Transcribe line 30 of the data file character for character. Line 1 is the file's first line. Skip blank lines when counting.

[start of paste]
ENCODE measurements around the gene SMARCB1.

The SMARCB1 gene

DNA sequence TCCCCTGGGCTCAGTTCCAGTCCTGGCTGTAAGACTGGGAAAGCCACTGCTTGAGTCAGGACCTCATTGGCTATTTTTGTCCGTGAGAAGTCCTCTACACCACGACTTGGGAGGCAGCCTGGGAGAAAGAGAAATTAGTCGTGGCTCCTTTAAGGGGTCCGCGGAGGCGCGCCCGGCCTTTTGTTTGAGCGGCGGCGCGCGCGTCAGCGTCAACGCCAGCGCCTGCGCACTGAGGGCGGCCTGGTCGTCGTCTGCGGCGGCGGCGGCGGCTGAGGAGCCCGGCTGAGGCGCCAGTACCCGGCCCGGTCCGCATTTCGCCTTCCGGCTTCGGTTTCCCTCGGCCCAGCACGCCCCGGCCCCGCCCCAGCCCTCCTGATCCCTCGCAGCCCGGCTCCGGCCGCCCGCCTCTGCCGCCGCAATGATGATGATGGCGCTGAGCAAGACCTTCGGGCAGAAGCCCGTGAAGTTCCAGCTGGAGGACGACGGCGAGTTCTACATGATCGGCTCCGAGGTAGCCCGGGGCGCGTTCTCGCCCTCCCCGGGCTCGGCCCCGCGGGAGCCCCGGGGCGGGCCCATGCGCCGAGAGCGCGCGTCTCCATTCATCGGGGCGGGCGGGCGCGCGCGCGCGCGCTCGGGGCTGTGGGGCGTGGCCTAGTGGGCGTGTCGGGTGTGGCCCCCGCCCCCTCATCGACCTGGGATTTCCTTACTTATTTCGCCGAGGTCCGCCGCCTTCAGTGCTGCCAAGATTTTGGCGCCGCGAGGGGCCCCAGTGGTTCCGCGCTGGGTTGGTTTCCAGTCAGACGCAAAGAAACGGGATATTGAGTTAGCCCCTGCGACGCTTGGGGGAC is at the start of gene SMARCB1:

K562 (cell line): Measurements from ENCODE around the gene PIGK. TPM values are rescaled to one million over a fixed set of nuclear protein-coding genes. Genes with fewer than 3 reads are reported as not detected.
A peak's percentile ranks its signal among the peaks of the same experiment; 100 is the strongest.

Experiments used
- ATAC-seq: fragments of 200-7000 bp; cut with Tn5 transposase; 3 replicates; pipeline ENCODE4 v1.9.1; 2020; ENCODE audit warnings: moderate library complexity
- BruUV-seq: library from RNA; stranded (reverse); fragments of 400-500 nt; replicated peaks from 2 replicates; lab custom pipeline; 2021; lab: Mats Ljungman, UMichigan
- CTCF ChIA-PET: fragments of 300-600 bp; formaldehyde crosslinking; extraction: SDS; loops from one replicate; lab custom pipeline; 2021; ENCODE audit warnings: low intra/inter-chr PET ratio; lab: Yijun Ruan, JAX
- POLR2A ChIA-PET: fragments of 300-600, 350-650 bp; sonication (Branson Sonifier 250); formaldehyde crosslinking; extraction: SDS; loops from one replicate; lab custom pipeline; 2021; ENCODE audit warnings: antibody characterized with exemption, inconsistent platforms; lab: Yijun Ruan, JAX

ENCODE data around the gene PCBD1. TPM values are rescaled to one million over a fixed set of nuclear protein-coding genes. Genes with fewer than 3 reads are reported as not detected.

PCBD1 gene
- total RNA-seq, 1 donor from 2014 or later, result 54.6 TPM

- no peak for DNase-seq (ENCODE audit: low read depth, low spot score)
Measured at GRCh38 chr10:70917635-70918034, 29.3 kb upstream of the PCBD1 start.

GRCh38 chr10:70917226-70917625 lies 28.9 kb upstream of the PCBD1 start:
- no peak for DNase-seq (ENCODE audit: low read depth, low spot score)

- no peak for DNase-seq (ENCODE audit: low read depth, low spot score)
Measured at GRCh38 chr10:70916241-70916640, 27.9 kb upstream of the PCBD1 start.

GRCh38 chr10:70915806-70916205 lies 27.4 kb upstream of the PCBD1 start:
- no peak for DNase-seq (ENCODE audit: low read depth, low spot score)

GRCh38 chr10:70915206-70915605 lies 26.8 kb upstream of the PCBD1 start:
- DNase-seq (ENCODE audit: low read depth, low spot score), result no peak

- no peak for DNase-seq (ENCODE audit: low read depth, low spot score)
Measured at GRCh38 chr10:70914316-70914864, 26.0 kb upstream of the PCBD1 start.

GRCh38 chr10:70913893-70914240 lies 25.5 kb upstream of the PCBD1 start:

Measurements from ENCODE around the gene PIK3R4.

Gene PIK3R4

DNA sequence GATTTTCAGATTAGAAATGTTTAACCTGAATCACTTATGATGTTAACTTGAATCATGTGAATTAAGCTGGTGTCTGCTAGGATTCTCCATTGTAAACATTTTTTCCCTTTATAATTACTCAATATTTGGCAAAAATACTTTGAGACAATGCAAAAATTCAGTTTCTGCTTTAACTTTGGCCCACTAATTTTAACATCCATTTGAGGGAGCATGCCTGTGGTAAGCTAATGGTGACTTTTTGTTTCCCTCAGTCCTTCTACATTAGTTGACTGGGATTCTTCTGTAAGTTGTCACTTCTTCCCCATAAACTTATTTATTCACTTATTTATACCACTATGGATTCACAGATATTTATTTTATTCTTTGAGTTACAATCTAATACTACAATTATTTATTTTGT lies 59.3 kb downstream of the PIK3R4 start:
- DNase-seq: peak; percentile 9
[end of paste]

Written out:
- DNase-seq: peak; percentile 9